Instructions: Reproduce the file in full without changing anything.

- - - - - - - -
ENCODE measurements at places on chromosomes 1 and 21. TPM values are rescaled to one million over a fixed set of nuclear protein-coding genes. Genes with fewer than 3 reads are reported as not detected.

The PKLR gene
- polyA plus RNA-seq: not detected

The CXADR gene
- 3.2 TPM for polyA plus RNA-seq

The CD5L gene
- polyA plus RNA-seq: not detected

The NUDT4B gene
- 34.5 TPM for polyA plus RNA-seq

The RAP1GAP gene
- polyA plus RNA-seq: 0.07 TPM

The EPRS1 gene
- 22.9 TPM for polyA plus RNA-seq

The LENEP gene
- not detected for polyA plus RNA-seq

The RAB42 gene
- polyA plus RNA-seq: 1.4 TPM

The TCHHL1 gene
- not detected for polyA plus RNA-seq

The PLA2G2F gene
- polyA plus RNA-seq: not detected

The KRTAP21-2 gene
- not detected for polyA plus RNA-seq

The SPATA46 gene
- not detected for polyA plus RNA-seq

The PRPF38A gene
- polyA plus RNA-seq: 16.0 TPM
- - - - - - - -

ENCODE measurements at places on chromosomes 1 and 21. TPM values are rescaled to one million over a fixed set of nuclear protein-coding genes. Genes with fewer than 3 reads are reported as not detected.

The PKLR gene
- polyA plus RNA-seq: not detected

The CXADR gene
- 3.2 TPM for polyA plus RNA-seq

The CD5L gene
- polyA plus RNA-seq: not detected

The NUDT4B gene
- 34.5 TPM for polyA plus RNA-seq

The RAP1GAP gene
- polyA plus RNA-seq: 0.07 TPM

The EPRS1 gene
- 22.9 TPM for polyA plus RNA-seq

The LENEP gene
- not detected for polyA plus RNA-seq

The RAB42 gene
- polyA plus RNA-seq: 1.4 TPM

The TCHHL1 gene
- not detected for polyA plus RNA-seq

The PLA2G2F gene
- polyA plus RNA-seq: not detected

The KRTAP21-2 gene
- not detected for polyA plus RNA-seq

The SPATA46 gene
- not detected for polyA plus RNA-seq

The PRPF38A gene
- polyA plus RNA-seq: 16.0 TPM